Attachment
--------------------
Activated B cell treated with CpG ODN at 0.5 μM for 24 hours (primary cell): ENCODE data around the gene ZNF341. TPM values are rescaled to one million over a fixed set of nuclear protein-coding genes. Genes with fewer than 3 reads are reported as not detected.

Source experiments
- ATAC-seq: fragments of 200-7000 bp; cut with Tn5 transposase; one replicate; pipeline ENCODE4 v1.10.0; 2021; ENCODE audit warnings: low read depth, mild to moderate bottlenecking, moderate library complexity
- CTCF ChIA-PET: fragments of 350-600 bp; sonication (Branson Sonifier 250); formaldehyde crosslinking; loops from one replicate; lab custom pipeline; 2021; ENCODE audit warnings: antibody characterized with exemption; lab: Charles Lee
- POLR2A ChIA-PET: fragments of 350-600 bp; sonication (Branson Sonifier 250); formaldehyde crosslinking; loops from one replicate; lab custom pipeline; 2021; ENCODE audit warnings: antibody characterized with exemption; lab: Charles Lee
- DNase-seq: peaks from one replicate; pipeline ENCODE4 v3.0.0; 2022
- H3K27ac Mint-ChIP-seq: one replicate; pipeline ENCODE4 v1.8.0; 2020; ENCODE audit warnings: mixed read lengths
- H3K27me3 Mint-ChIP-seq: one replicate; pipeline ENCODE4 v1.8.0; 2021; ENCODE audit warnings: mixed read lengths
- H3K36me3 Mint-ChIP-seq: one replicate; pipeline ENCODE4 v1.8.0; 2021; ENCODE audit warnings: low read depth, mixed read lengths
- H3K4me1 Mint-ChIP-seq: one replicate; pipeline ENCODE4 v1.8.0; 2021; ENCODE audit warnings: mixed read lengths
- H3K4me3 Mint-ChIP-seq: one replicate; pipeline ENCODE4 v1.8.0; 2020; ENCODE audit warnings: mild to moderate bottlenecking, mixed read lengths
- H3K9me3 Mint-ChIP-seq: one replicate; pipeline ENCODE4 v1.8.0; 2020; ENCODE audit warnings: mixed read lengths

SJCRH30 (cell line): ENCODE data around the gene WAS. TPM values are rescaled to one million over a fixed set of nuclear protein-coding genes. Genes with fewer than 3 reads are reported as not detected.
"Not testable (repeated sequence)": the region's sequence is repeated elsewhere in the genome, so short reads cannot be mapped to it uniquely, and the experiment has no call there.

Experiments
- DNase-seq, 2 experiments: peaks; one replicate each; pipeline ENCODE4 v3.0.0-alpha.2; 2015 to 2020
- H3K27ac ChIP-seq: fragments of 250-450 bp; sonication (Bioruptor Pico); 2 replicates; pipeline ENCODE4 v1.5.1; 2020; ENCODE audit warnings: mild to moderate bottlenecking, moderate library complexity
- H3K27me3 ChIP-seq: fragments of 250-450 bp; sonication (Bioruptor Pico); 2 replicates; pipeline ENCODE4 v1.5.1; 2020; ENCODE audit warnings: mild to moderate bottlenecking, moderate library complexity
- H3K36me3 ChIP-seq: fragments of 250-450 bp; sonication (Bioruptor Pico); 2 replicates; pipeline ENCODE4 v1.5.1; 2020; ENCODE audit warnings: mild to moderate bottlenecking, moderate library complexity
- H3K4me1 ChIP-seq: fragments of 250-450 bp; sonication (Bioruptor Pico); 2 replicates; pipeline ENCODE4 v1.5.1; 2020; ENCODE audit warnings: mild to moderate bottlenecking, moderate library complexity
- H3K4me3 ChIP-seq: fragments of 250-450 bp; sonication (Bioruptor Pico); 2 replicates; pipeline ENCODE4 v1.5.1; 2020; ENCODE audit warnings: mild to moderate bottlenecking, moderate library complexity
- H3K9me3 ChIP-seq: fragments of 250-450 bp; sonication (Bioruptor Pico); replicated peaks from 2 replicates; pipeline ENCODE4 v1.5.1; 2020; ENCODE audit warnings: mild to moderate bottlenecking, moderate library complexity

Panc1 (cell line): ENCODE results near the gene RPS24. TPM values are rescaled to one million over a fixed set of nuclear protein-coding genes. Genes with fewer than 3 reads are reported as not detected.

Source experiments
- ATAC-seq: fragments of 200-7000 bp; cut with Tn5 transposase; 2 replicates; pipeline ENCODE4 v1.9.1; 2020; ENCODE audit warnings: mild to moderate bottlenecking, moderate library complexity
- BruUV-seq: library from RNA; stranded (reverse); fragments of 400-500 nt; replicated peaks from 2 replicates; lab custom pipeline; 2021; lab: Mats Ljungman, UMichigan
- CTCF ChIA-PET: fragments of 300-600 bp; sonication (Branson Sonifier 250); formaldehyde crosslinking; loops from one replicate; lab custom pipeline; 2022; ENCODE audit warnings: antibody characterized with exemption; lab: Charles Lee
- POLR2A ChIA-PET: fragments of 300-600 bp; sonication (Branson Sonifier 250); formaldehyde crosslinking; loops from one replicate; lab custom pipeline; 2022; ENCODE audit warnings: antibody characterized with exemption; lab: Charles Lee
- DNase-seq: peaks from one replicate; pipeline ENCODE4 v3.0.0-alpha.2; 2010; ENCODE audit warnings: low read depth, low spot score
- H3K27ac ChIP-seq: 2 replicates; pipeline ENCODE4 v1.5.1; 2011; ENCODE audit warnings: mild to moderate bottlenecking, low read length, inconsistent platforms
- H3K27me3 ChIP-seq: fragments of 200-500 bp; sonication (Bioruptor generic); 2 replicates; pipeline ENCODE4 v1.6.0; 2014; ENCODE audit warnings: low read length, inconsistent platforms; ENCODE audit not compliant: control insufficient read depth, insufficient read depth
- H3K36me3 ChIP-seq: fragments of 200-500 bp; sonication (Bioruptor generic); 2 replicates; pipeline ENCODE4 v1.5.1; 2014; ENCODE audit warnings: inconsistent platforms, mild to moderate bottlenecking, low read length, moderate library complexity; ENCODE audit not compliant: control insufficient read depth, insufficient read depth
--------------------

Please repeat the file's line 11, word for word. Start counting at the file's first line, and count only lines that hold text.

- H3K4me3 Mint-ChIP-seq: one replicate; pipeline ENCODE4 v1.8.0; 2020; ENCODE audit warnings: mild to moderate bottlenecking, mixed read lengths